File No. 367.117/78.
Chargé Jay to the Secretary of State .
Rome , April 1, 1915 .
Sir: I have the honor * * * to recall to the Department the Embassy’s previous despatches on the subject of the detention in Italy of those American citizens of military age who are considered by the Italian Government to be still Italian subjects when in Italy.
The prospects of obtaining the desired permission to return to the United States for naturalized citizens of Italian origin liable to military service in the Reserves are, unfortunately, not very hopeful. The Ambassador has pointed out that the Embassy has especially directed its efforts to cases where the applicant was born in the United States of an Italian father naturalized subsequent4 to the son’s birth; but even in these cases no definite satisfaction has been obtained, as, under the doctrine of dual allegiance and in the absence of a naturalization treaty, they are held to be Italian subjects when in Italy.[Page 557]
The phrases “detained by military authorities”, or “refused permission to return to the United States”, which are used by the applicants and in the correspondence between the Department and the Embassy should perhaps be briefly explained.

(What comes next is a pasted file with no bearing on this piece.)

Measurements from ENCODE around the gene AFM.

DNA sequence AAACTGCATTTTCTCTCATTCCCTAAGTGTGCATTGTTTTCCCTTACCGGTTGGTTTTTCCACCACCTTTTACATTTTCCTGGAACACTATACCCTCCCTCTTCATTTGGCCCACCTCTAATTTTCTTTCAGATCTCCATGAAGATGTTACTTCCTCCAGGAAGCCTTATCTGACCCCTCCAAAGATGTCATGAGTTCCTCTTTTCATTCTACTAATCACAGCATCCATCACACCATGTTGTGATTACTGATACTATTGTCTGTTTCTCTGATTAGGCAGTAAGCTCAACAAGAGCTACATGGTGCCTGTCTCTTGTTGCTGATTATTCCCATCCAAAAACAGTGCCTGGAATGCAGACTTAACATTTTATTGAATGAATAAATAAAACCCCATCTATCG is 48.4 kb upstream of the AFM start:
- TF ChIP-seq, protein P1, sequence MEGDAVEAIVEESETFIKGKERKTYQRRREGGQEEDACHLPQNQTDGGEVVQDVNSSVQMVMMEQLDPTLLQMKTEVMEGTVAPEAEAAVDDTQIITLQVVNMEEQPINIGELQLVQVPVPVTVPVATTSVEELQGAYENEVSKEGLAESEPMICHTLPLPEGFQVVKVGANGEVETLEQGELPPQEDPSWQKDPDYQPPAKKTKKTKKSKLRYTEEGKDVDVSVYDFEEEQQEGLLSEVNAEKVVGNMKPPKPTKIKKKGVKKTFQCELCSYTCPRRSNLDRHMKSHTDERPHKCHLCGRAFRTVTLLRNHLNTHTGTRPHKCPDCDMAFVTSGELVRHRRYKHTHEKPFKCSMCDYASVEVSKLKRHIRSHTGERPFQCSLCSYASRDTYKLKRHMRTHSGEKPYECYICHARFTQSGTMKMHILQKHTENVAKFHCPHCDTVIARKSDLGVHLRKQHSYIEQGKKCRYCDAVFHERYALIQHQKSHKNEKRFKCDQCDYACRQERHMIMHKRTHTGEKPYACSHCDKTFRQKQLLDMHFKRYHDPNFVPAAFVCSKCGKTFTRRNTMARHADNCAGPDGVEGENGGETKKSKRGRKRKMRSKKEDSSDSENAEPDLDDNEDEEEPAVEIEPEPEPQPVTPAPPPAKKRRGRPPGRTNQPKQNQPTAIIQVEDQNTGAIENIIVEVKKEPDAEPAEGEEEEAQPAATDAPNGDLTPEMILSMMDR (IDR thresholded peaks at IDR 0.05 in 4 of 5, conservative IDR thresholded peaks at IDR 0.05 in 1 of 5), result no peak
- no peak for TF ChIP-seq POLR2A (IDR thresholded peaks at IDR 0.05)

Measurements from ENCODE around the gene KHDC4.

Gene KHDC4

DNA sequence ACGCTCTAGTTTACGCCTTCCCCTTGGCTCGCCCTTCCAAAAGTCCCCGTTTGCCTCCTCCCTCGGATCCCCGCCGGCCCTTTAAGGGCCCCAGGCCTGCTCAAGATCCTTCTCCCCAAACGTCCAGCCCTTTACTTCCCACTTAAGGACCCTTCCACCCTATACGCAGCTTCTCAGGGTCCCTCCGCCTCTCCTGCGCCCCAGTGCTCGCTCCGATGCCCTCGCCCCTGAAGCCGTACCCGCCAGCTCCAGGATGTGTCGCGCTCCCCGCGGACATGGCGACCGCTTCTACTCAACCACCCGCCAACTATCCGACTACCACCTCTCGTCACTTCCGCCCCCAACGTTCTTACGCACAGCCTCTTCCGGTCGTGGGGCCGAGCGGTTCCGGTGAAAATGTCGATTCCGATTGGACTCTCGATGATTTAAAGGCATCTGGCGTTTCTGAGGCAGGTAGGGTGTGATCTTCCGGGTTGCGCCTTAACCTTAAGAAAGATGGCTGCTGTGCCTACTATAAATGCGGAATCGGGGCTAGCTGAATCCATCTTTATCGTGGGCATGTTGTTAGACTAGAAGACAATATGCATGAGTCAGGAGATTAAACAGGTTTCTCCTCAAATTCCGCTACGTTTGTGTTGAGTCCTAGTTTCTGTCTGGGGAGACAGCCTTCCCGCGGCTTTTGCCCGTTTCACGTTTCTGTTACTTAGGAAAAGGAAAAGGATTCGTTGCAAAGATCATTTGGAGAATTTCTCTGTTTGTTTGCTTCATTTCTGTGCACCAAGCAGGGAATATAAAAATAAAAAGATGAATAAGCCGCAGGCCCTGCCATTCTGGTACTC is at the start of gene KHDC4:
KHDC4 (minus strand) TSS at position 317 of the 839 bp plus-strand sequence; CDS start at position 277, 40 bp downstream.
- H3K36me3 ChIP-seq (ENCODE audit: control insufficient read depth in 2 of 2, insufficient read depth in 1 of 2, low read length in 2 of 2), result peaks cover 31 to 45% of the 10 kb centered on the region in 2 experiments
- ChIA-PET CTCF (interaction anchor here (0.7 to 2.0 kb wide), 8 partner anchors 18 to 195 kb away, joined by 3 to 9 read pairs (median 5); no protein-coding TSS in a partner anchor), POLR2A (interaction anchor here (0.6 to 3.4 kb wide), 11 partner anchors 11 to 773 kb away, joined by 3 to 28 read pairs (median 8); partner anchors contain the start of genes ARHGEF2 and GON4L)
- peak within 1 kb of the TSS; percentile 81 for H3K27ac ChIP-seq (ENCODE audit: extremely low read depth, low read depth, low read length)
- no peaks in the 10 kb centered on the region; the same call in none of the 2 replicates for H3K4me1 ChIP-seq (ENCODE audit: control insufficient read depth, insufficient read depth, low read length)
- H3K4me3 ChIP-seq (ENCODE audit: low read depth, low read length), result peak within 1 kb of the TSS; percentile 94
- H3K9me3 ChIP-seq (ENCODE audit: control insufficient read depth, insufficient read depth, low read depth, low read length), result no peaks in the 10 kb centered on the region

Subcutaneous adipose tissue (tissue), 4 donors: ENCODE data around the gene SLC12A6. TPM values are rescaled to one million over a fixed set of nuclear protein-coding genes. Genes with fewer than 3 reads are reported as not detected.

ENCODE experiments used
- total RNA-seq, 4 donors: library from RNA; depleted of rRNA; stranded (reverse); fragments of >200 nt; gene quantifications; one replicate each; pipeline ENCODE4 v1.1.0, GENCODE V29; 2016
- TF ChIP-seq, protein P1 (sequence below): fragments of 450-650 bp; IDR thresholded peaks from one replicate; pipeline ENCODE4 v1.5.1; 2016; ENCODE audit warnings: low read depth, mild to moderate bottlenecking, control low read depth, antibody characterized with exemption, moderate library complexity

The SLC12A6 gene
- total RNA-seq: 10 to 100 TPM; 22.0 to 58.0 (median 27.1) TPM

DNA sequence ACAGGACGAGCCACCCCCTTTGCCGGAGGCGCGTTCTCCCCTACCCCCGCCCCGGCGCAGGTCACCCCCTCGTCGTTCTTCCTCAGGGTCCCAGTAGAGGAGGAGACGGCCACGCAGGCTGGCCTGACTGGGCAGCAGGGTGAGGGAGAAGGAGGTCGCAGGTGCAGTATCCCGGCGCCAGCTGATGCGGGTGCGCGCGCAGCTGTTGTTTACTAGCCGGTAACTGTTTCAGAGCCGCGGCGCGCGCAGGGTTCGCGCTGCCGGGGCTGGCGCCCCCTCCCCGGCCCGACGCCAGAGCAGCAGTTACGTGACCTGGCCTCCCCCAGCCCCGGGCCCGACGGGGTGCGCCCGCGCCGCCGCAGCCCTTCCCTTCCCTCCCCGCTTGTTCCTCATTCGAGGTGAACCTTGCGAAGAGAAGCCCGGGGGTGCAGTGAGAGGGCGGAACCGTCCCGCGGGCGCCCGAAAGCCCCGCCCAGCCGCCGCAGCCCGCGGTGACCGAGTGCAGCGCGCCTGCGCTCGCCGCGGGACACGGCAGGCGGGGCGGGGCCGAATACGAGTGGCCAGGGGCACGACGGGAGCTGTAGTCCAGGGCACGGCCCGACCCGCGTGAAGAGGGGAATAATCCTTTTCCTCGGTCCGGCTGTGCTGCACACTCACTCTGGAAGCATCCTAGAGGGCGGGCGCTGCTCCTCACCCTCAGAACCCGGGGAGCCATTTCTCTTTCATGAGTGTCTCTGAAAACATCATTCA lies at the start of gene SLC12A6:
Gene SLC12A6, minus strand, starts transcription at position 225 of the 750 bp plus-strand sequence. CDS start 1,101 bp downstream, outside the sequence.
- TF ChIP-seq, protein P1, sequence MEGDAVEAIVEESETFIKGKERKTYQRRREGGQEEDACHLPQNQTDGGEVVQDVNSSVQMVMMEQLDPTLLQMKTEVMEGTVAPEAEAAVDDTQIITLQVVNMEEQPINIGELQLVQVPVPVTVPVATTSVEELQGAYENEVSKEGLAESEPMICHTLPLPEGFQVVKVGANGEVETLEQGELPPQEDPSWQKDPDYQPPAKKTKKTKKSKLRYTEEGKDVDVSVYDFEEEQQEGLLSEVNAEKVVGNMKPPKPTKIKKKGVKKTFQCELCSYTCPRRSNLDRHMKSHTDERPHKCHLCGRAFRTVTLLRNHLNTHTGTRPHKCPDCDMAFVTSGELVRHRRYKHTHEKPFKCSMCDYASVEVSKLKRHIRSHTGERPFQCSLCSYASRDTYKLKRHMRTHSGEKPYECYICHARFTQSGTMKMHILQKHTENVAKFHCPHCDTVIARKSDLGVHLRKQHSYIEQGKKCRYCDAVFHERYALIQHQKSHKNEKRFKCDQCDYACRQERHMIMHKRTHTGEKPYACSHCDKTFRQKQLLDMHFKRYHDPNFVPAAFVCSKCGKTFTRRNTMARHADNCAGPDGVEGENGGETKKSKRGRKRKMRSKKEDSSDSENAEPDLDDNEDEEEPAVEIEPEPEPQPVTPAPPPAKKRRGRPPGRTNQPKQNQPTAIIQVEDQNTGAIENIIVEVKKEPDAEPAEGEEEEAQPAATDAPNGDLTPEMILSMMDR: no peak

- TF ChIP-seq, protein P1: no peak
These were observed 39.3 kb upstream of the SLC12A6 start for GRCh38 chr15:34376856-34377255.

No Italian subject of military age, i. e., under 39, is permitted to leave Italy without permission; and in consequence the steamship companies generally refuse to sell tickets to anyone not provided with such permission. Moreover, the ship is searched at the port of departure and those bearing an Italian name, even if furnished with a foreign passport, are obliged to give proof that they are entitled to leave.
It will be seen, therefore, that the military authorities are only indirectly detaining the applicants, except in those rare cases where he is actually under arms, either performing his regular military service or serving in one of the few classes of First Reserves now mobilized.
I have [etc.]
- Mr. Jay doubtless meant to say “prior” instead of subsequent”; see, in For. Rel. 1914, p. 406, the despatch of September 15, where Mr. Page contrasts the Spediacci case with the others; see also p. 413 et seq., inclosures 2, 5, and 27 with despatch No. 221 of December 14. And see particularly Mr. Lansing’s letter to Senator Lodge, dated June 9, 1915, post, as well as the entire correspondence concerning Da Prato, especially despatch No. 362 of August 27.↩